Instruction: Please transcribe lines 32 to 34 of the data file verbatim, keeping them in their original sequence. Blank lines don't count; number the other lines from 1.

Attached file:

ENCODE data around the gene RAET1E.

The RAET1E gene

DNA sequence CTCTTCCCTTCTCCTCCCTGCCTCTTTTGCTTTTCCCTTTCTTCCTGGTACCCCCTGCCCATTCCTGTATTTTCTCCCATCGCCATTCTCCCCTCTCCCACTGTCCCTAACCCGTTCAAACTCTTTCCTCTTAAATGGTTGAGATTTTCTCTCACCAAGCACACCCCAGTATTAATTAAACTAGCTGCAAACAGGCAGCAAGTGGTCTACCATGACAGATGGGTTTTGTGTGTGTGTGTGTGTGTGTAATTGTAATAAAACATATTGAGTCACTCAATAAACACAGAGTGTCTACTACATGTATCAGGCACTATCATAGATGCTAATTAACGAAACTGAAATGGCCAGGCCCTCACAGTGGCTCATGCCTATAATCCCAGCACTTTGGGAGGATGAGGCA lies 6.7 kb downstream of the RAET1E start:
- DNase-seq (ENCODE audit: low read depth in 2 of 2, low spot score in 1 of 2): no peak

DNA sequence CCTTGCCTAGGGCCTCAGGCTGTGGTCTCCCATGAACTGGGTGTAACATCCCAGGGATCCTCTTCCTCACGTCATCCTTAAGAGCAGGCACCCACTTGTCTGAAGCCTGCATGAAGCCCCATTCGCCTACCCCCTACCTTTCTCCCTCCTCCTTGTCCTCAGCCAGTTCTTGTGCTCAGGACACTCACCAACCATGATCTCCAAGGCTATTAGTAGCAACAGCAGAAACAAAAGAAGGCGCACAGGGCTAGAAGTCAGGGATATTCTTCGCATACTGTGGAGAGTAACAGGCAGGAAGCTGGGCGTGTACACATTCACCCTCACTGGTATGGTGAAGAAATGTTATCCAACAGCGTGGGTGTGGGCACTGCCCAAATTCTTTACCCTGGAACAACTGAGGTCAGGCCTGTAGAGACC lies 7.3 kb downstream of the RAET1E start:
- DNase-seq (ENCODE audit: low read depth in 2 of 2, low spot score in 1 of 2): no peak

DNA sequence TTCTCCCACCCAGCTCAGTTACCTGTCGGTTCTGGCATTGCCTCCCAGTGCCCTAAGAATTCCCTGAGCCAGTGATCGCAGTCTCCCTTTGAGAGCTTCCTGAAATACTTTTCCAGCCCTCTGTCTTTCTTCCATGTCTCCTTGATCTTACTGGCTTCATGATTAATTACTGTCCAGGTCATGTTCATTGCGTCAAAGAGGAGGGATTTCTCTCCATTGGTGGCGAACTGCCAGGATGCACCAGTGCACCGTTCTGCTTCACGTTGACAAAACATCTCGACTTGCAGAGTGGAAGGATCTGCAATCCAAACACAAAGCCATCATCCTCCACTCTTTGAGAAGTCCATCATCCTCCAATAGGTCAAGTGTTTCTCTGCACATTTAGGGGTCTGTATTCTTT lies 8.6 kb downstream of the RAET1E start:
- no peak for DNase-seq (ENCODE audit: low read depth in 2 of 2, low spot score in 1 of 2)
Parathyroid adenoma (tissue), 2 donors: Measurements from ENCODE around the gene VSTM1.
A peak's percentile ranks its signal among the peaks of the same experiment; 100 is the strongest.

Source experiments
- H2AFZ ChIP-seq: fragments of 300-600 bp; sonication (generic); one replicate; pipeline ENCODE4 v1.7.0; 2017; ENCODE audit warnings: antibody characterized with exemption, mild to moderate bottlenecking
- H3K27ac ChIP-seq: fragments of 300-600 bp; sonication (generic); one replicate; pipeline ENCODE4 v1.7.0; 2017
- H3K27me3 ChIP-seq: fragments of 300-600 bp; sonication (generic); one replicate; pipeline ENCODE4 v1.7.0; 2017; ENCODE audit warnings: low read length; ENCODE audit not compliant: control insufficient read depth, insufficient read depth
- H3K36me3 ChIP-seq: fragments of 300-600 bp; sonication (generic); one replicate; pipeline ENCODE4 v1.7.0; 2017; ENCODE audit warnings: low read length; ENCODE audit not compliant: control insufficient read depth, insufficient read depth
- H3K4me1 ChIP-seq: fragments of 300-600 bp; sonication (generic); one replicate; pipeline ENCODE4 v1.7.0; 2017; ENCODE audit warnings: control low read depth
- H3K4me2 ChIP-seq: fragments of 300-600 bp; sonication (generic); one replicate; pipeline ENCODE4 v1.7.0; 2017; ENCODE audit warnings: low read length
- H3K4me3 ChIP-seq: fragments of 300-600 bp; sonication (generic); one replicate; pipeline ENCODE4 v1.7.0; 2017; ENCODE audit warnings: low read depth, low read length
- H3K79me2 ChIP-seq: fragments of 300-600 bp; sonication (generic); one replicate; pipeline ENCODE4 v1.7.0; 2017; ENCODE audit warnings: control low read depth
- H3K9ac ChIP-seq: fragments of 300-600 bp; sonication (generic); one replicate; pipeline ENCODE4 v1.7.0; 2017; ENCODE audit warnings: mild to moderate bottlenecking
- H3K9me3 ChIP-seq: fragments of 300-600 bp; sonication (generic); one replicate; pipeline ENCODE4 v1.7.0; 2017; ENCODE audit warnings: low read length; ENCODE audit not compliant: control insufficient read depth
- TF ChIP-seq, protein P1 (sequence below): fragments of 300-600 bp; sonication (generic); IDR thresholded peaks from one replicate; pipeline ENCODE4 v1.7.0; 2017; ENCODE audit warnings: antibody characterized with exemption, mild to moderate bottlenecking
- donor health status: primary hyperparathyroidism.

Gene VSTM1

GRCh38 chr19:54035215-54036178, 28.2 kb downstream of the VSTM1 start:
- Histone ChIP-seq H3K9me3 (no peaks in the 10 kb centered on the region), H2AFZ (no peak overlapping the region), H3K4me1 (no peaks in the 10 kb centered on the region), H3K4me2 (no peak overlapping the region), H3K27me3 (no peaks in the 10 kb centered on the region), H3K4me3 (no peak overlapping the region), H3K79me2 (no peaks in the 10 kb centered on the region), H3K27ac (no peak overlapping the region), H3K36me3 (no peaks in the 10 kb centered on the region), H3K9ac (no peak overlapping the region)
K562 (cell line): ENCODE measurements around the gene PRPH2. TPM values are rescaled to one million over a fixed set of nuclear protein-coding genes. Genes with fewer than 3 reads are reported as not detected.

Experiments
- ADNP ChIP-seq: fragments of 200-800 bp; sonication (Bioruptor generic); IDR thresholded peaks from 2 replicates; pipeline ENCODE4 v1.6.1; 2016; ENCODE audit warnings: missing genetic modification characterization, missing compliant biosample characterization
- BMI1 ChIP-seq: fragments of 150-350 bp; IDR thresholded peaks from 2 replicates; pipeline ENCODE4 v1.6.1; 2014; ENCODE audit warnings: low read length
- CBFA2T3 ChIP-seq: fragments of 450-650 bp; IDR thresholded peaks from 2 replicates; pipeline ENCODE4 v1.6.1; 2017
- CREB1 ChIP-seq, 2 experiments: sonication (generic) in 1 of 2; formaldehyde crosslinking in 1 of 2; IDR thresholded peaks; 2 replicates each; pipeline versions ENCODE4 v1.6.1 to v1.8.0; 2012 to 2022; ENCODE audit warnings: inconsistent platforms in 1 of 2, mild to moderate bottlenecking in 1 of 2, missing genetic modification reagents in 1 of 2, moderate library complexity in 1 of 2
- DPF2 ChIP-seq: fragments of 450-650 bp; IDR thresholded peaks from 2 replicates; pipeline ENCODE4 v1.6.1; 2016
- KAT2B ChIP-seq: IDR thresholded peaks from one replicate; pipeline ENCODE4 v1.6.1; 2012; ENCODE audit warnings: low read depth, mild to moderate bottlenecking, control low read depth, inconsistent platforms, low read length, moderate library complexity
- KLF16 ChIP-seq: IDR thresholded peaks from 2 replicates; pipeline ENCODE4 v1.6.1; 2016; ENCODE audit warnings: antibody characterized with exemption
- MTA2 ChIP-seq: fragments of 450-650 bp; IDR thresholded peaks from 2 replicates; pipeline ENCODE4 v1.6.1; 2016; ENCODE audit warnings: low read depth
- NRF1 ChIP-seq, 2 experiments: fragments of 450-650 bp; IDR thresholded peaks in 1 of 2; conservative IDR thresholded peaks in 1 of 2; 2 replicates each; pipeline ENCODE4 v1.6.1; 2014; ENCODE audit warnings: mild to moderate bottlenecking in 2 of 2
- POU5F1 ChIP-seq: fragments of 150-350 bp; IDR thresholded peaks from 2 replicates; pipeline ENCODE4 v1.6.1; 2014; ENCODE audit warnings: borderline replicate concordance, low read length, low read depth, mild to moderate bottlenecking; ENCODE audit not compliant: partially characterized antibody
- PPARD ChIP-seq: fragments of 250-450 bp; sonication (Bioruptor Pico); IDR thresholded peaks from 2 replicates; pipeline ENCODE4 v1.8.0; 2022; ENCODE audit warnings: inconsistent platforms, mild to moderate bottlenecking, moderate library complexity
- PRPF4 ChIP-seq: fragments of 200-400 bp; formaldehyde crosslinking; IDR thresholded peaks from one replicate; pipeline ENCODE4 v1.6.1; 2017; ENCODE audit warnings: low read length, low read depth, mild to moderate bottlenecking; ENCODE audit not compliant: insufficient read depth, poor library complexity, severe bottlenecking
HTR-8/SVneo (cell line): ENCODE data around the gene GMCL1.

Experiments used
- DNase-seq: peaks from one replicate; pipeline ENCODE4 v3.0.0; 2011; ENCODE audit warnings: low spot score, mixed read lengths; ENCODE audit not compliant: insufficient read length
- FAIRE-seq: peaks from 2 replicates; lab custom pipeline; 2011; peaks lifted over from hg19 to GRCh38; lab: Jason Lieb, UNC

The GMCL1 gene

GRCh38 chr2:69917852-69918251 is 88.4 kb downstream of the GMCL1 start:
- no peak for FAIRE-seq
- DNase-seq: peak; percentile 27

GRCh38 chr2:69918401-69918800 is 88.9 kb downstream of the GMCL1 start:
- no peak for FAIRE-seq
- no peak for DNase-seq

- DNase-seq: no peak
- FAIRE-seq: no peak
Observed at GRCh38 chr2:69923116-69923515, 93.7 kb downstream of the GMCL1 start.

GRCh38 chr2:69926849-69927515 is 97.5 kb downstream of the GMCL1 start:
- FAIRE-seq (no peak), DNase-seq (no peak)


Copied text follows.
- CREB1 ChIP-seq, 2 experiments: sonication (generic) in 1 of 2; formaldehyde crosslinking in 1 of 2; IDR thresholded peaks; 2 replicates each; pipeline versions ENCODE4 v1.6.1 to v1.8.0; 2012 to 2022; ENCODE audit warnings: inconsistent platforms in 1 of 2, mild to moderate bottlenecking in 1 of 2, missing genetic modification reagents in 1 of 2, moderate library complexity in 1 of 2
- DPF2 ChIP-seq: fragments of 450-650 bp; IDR thresholded peaks from 2 replicates; pipeline ENCODE4 v1.6.1; 2016
- KAT2B ChIP-seq: IDR thresholded peaks from one replicate; pipeline ENCODE4 v1.6.1; 2012; ENCODE audit warnings: low read depth, mild to moderate bottlenecking, control low read depth, inconsistent platforms, low read length, moderate library complexity